You may be eligible to bring your fiancé(e) to the United States on a fiancé(e) visa if you meet the following requirements:
- You are a U.S. citizen;
- You and your fiancé(e) intend to marry one another within 90 days of your fiancé(e)’s admission to the United States on a K-1 nonimmigrant visa;
- You and your fiancé(e) are both legally free to marry (this means you both are legally able to marry in the United States and any previous marriages have been legally terminated by divorce, death, or annulment); and
- You and your fiancé(e) met each other in person at least once within the 2-year period before you file your petition. You may request a waiver of this in-person meeting requirement if you can show that meeting in person would:
- Violate strict and long-established customs of your fiancé(e)’s foreign culture or social practice; or
- Result in extreme hardship to you, the U.S. citizen petitioner.
The process for bringing your fiancé(e) to the United States involves USCIS, the U.S. Department of State (DOS), and U.S. Customs and Border Protection (CBP). At each stage in the process, background and security checks may be conducted on both you and your fiancé(e). This may include checks in various databases for national security, criminal history, and other information about you and your fiancé(e). These checks are conducted using fingerprints, names, or other biographic or biometric information.
Step 1: Petition for Fiancé(e) – USCIS
- You file Form I-129F, Petition for Alien Fiancé(e) according to the form instructions. This form asks USCIS to recognize the relationship between you and your fiancé(e).
- We review your Form I-129F and the documents you submitted. We may mail you a request for evidence if we need additional documentation or information.
- If you establish your eligibility, we approve your Form I-129F and recognize the claimed fiancé(e) relationship. Otherwise, we deny your Form I-129F and notify you of the reasons for denial.
- We send the approved Form I-129F to the DOS National Visa Center (NVC).
For additional information about filing the petition, see the Form I-129F and form instructions.
Step 2: Visa Application – DOS
- The NVC forwards the approved Form I-129F to the U.S. Embassy or consulate where your fiancé(e) will apply for a K-1 nonimmigrant visa. This is generally the U.S. Embassy or consulate where your fiancé(e) lives.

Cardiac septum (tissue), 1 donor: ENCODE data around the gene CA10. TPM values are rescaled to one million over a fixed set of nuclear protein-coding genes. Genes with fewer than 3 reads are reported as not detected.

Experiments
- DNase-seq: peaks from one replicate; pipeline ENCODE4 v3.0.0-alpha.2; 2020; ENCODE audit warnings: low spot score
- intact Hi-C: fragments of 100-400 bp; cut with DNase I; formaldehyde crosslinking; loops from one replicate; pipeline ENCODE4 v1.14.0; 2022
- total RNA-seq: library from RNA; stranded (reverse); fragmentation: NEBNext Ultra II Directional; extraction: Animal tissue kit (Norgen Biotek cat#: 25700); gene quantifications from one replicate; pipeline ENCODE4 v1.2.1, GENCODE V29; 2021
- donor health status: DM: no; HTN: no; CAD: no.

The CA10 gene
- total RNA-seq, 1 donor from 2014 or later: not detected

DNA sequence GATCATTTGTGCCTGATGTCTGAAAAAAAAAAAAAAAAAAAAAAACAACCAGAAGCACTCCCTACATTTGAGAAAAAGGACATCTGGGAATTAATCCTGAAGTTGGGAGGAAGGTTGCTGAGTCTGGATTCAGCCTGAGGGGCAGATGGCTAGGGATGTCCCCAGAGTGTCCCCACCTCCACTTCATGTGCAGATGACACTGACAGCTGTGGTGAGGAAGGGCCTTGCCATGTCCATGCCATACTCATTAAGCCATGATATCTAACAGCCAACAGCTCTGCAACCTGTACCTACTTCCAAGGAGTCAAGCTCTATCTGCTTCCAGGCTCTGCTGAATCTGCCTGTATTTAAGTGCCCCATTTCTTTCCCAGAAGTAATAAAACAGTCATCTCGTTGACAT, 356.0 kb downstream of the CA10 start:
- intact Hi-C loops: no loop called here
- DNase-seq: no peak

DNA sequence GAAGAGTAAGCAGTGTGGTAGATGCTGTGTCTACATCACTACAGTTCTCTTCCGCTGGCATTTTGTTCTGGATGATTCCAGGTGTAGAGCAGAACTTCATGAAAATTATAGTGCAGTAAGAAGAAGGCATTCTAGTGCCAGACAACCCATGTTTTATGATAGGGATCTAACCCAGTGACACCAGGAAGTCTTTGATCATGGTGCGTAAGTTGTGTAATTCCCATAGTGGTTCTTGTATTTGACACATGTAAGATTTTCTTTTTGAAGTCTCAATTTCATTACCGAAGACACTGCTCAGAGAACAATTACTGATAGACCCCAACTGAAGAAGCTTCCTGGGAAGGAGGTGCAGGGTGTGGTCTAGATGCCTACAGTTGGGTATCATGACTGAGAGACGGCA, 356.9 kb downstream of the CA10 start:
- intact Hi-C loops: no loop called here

- The U.S. Embassy or consulate notifies you when the visa interview for your fiancé(e) is scheduled.
- Your fiancé(e) applies for the K-1 nonimmigrant visa and brings the required forms and documents to the visa interview.
- The DOS consular officer determines whether your fiancé(e) qualifies for the K-1 nonimmigrant visa.
- If the consular officer grants the K-1 nonimmigrant visa, it is valid for up to 6 months for a single entry.
- If the consular officer does not find the relationship to be bona fide, DOS will not issue a K-1 nonimmigrant visa and instead will return the Form I-129F to USCIS. Generally, if DOS returns a Form I-129F to us after it has expired, we will allow it to remain expired. However, you may choose to file a new Form I‑129F.
For additional information about applying for a visa, see the DOS Nonimmigrant Visa for a Fiancé(e) page.
Step 3: Inspection at a Port of Entry – CBP
If DOS issues a K-1 nonimmigrant visa, your fiancé(e) travels to the United States and seeks admission at a port of entry while the K-1 nonimmigrant visa is valid. As with any visa, a K-1 nonimmigrant visa does not guarantee admission to the United States. A CBP officer at the port of entry will make the ultimate decision about whether to admit your fiancé(e).
Step 4: Marriage
If your fiancé(e) is admitted as a K-1 nonimmigrant, you and your fiancé(e) have 90 days to marry each other.
Step 5: Adjustment of Status – USCIS
- If you marry within 90 days, your fiancé(e)—now your spouse—may apply for a Green Card by filing Form I-485, Application to Register Permanent Residence or Adjust Status.
- We review Form I-485 and the documents your spouse submitted. We may mail a request for evidence to your spouse if we need additional documentation or information.
- You and your spouse will usually be required to appear for an interview.
- If you were married for less than two years at the time the Form I-485 is approved, USCIS will grant your spouse conditional permanent resident status and issue a Green Card valid for 2 years. Your spouse will need to remove the conditions on his or her residence by filing Form I-751, Petition to Remove Conditions on Residence in the 90 days before his or her Green Card expires.
For additional information about applying for a Green Card, see the Form I-485and instructions and the Green Card for Fiancé(e) of U.S. Citizen page.
For additional information about removing the conditions on your spouse’s conditional permanent residence, see the Form I-751 page and the Remove Conditions on Permanent Residence Based on Marriage page.
Each case is different and the length of the process varies. USCIS processes fiancé(e) petitions in the order we receive them. For more information about current processing times for the Form I-129F, see the Check Processing Times page.